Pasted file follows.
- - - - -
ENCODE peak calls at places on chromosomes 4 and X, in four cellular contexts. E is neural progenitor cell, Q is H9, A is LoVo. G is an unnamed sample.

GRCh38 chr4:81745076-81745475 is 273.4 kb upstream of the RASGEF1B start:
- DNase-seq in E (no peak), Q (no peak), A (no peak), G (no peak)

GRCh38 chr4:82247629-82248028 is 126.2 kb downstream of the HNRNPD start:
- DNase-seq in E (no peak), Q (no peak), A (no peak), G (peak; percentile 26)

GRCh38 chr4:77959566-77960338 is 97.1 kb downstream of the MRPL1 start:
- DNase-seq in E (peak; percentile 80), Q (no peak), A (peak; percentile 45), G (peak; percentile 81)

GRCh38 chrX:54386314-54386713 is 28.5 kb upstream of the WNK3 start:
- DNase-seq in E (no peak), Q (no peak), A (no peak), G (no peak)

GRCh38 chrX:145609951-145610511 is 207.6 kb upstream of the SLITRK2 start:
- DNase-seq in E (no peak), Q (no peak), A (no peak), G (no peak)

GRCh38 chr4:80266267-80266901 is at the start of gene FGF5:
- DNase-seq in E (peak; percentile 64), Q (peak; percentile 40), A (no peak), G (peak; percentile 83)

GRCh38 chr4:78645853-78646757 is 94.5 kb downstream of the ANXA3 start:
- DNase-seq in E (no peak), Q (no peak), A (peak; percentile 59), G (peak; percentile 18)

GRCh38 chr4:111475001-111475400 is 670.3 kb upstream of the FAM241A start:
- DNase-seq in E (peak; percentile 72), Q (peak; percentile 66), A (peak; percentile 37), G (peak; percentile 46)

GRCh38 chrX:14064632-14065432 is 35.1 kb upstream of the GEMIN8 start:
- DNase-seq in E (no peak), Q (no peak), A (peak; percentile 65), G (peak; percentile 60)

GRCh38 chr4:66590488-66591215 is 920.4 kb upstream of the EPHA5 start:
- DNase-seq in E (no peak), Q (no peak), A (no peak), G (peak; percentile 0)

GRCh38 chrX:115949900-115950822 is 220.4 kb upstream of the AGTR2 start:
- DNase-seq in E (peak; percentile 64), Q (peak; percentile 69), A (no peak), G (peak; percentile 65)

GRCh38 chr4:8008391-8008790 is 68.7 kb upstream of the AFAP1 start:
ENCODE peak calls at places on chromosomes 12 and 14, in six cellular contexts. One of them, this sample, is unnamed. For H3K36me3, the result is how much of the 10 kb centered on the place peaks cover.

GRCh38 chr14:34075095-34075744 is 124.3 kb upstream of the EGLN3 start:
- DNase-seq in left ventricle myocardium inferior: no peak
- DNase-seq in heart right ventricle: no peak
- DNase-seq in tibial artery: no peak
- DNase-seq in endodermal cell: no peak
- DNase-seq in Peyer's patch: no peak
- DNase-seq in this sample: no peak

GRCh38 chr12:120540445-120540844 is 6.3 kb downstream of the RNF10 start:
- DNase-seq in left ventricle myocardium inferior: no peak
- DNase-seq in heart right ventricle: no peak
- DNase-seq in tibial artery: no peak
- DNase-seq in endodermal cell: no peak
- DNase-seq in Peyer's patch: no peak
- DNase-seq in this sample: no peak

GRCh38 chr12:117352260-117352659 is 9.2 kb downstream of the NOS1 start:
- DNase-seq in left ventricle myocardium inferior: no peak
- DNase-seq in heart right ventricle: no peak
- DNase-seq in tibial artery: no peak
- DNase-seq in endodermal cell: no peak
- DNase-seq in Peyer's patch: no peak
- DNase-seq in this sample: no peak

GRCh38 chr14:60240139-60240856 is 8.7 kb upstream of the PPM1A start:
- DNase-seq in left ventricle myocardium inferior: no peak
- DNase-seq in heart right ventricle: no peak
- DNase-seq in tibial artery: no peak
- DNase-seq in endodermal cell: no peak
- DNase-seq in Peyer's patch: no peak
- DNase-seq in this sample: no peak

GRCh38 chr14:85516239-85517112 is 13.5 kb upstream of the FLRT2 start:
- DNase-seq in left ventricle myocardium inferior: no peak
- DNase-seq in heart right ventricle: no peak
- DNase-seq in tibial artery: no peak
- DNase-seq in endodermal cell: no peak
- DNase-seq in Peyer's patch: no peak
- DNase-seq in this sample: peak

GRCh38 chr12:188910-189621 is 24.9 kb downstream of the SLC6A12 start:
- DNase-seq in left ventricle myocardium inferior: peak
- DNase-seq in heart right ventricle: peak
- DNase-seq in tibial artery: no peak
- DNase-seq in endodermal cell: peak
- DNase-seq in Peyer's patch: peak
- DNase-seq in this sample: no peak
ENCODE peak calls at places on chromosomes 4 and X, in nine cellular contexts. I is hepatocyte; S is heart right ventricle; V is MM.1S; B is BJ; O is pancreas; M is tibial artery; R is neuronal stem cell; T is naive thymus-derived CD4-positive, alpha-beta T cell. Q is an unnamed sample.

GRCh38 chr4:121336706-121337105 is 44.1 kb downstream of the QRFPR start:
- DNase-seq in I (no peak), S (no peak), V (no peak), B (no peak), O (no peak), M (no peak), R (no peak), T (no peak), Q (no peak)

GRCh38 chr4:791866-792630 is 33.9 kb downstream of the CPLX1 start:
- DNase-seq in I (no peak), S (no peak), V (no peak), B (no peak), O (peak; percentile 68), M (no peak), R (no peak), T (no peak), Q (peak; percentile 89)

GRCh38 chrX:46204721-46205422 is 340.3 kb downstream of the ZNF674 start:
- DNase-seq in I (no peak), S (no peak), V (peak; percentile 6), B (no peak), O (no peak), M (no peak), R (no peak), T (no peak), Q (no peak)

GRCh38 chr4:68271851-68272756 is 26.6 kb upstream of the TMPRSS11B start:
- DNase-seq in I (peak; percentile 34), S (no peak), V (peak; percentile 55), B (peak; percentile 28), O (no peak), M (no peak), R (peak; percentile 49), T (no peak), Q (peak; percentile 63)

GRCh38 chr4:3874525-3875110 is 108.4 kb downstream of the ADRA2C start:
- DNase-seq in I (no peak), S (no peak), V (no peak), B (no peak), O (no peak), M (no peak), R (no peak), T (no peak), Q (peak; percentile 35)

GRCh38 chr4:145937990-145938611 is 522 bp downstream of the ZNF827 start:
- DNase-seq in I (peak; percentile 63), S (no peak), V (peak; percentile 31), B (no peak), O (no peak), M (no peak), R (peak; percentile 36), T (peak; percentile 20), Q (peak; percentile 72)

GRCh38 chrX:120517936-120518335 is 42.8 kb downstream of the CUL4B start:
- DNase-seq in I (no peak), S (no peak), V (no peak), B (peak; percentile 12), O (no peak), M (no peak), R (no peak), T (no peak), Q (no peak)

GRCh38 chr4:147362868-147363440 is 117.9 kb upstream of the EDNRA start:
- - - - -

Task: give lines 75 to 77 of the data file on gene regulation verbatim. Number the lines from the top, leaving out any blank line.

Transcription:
GRCh38 chr4:68271851-68272756 is 26.6 kb upstream of the TMPRSS11B start:
- DNase-seq in I (peak; percentile 34), S (no peak), V (peak; percentile 55), B (peak; percentile 28), O (no peak), M (no peak), R (peak; percentile 49), T (no peak), Q (peak; percentile 63)

GRCh38 chr4:3874525-3875110 is 108.4 kb downstream of the ADRA2C start: